Appreciation as always, SPANA and the AWARE Trust thank and are grateful to the various Veterinary Departments and Veterinary Extension Assistants for their committed assistance and for campaigning to make these clinics possible. Thanks too for the provision of safe camping sites and offers to open their homes, to those who helped to record information and take photos. Without such assistance these clinics would not be possible.

Not least of all, AWARE thanks SPANA for its continual and much appreciated support to Zimbabwe's donkey populations and their owners. Appreciation should also go to the vets for their determination to continue with the clinics despite the dire conditions.

 AWARE thanks all its loyal donors who have supported us in so many ways; we do not  have the room here to thank you all. Our special thanks to Anton from Lion & Cheetah Park, NJ and Ron from AWMC and to Zimbrellas & Homes, Redan, Wild Imaginings and Cheeseman for their continual and unstinting support.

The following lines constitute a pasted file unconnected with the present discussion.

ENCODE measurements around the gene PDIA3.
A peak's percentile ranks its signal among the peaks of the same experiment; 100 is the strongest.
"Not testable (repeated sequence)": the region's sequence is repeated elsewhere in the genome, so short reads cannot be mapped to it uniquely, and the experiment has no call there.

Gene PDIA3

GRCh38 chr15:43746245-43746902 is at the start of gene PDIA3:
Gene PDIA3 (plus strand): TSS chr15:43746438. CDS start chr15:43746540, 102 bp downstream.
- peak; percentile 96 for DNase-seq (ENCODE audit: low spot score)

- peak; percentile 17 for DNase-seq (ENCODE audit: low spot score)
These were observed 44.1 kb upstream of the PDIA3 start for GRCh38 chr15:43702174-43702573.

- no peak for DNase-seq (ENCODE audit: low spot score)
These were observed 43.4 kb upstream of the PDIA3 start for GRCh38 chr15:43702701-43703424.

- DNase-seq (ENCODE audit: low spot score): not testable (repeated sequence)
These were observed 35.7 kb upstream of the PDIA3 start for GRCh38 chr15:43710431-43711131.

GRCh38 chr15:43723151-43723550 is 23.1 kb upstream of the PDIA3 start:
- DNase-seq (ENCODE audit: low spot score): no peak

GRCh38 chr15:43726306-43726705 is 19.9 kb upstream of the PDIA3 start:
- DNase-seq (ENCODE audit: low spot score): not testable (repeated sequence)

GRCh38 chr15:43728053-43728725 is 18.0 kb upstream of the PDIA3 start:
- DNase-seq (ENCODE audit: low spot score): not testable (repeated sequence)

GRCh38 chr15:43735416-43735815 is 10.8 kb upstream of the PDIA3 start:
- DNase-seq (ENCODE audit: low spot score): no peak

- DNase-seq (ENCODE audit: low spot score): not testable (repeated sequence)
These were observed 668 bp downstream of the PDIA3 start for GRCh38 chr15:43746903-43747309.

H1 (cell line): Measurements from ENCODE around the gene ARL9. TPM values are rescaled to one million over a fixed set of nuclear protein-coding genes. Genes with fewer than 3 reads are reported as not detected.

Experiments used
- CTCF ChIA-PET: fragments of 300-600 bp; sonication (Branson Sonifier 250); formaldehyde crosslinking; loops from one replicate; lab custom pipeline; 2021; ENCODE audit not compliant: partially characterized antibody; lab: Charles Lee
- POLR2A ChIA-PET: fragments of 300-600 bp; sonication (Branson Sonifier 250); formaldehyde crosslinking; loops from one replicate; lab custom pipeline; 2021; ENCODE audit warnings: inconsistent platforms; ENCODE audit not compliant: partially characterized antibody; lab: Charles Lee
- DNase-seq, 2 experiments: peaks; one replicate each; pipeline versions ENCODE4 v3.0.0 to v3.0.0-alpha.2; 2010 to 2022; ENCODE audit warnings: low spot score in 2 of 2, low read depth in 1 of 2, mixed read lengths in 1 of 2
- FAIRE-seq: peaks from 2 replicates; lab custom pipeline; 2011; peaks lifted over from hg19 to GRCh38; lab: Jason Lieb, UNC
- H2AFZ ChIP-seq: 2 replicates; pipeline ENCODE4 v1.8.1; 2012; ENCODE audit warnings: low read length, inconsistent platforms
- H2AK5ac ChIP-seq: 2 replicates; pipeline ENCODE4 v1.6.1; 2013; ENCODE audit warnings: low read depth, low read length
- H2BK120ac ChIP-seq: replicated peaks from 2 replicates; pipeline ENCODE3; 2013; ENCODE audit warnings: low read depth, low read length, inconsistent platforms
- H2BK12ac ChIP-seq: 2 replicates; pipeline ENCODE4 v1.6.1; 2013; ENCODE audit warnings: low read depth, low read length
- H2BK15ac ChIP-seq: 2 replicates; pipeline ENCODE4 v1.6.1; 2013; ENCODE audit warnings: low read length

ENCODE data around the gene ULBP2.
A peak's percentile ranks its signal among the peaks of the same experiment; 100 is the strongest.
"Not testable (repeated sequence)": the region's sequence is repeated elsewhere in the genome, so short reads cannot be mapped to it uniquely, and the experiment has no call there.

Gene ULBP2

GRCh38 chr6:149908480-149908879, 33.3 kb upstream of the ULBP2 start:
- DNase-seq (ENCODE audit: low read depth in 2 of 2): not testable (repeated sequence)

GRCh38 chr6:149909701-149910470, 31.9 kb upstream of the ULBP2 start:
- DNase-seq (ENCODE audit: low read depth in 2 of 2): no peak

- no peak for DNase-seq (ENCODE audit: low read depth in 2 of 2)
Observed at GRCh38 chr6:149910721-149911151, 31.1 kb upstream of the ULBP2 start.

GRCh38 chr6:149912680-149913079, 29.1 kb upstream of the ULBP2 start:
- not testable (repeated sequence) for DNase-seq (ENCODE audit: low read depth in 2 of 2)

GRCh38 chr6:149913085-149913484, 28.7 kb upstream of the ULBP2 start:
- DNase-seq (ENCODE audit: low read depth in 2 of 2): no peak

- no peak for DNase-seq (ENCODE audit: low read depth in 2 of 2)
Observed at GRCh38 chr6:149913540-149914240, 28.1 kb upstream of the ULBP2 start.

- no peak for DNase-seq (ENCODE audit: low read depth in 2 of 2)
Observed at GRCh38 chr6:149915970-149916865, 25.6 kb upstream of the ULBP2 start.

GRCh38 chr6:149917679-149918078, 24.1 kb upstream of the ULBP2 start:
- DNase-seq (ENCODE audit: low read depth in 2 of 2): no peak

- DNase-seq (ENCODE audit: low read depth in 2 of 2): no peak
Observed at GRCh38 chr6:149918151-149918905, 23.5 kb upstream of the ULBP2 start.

If you would like to assist AWARE we are continually seeking funding for our many projects. We also need to assist the National Park's Rangers with water bottles, tents, sleeping bags, cameras, rain coats, two way radios, solar lights, lithium Energiser AA batteries or absolutely anything that you may have stashed away which will help for their comfort and safety whilst carrying out their difficult tasks.